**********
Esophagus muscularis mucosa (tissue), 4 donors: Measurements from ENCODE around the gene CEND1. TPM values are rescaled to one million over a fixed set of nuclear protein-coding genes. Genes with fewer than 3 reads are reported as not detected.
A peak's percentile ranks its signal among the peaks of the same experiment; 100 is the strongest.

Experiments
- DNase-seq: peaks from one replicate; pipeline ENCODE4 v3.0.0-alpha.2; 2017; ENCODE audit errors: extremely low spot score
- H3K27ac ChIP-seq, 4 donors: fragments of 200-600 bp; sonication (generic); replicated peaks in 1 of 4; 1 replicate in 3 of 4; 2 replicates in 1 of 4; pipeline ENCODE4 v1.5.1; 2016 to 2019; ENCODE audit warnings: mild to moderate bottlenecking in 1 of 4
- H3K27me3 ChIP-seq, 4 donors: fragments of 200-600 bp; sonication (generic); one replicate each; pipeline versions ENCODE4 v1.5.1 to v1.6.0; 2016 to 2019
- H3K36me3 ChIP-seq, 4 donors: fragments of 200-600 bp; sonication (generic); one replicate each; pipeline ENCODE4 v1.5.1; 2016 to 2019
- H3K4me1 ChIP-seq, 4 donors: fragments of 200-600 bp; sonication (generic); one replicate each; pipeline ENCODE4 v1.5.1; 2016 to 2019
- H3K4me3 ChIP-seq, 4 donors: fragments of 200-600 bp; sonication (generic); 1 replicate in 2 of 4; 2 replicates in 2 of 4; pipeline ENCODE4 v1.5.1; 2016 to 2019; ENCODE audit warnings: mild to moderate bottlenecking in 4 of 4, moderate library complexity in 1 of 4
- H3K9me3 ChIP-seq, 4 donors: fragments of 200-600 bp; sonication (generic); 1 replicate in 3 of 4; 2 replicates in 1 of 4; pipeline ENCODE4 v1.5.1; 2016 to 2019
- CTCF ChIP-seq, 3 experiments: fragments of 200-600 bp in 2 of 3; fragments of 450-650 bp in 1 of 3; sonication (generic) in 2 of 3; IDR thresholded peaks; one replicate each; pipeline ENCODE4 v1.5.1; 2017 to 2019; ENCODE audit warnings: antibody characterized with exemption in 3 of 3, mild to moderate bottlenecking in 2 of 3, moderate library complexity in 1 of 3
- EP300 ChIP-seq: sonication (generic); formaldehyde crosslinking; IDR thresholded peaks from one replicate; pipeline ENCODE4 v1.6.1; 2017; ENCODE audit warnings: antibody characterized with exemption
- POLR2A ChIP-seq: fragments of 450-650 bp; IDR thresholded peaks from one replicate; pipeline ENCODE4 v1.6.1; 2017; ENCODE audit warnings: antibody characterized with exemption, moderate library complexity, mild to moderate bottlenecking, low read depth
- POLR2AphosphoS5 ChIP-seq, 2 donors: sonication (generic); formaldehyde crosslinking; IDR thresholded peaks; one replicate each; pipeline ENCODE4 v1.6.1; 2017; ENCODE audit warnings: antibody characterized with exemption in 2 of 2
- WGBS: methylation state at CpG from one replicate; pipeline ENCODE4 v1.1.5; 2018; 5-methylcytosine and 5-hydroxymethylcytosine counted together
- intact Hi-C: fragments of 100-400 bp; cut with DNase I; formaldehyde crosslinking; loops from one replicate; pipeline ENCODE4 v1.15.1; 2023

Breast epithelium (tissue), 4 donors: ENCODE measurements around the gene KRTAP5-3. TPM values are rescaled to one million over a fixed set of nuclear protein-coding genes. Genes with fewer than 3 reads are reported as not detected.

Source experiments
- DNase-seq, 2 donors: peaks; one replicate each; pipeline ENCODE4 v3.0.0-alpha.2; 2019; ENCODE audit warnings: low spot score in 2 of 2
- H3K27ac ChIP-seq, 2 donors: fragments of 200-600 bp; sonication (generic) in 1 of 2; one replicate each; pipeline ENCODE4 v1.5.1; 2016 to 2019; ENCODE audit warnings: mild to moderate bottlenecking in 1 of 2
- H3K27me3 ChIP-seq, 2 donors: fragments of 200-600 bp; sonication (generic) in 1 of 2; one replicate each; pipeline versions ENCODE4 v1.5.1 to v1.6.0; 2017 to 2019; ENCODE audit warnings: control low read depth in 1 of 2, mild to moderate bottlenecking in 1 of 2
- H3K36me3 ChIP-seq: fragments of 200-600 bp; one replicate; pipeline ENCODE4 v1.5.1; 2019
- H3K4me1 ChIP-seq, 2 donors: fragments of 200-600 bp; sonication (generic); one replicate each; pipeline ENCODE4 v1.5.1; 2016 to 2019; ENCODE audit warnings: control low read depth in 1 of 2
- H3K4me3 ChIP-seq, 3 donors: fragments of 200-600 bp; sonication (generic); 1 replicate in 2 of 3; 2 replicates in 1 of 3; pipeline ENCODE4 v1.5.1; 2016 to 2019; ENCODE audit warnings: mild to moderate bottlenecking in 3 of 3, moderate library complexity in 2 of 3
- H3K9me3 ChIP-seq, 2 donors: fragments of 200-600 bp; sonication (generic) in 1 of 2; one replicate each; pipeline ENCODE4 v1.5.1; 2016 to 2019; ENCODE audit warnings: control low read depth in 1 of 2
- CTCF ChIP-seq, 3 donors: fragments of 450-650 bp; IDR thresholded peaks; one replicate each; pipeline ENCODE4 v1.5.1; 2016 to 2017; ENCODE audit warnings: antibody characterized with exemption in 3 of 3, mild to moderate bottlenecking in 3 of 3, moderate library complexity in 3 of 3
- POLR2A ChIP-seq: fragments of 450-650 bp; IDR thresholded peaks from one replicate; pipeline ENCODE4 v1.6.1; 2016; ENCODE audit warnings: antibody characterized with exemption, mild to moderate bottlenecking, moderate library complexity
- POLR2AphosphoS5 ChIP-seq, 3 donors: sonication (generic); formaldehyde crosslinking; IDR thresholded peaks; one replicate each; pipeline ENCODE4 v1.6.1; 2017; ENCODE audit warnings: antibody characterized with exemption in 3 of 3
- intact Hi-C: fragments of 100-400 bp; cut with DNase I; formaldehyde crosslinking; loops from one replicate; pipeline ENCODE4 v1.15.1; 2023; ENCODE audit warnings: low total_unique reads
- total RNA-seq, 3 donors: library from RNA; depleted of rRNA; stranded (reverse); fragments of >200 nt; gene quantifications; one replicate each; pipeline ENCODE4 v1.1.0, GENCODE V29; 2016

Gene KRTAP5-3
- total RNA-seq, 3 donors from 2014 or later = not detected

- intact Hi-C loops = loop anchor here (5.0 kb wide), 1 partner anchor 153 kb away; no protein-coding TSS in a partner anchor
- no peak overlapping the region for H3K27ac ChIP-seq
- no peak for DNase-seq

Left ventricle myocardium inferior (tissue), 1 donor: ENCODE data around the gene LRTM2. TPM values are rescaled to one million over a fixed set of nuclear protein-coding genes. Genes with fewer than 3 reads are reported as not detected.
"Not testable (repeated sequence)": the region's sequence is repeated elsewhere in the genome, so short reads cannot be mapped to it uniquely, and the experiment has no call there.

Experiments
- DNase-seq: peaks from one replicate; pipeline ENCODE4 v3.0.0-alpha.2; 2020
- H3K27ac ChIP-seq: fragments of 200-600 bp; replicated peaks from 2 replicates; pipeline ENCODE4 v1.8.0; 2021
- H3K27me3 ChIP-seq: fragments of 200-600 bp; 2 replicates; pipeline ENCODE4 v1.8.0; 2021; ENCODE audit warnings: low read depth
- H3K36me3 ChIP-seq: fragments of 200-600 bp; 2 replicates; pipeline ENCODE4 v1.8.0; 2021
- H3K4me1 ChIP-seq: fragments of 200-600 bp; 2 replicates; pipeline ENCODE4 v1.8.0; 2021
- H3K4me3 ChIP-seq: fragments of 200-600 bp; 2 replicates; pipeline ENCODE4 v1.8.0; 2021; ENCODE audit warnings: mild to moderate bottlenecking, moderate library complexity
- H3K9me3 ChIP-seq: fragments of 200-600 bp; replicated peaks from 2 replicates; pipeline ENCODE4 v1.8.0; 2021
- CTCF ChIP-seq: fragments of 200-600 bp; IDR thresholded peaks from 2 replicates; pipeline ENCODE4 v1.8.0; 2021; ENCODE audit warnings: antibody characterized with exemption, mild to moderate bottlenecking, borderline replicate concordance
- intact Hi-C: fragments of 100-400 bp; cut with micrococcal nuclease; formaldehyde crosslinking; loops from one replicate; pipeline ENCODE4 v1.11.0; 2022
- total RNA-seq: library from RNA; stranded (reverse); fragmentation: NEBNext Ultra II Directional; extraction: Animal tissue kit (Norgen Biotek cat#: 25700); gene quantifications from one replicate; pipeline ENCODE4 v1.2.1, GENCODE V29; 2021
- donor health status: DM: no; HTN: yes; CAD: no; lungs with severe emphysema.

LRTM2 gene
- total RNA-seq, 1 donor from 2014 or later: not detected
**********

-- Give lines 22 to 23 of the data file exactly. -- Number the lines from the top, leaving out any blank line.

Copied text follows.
- H3K36me3 ChIP-seq: fragments of 200-600 bp; one replicate; pipeline ENCODE4 v1.5.1; 2019
- H3K4me1 ChIP-seq, 2 donors: fragments of 200-600 bp; sonication (generic); one replicate each; pipeline ENCODE4 v1.5.1; 2016 to 2019; ENCODE audit warnings: control low read depth in 1 of 2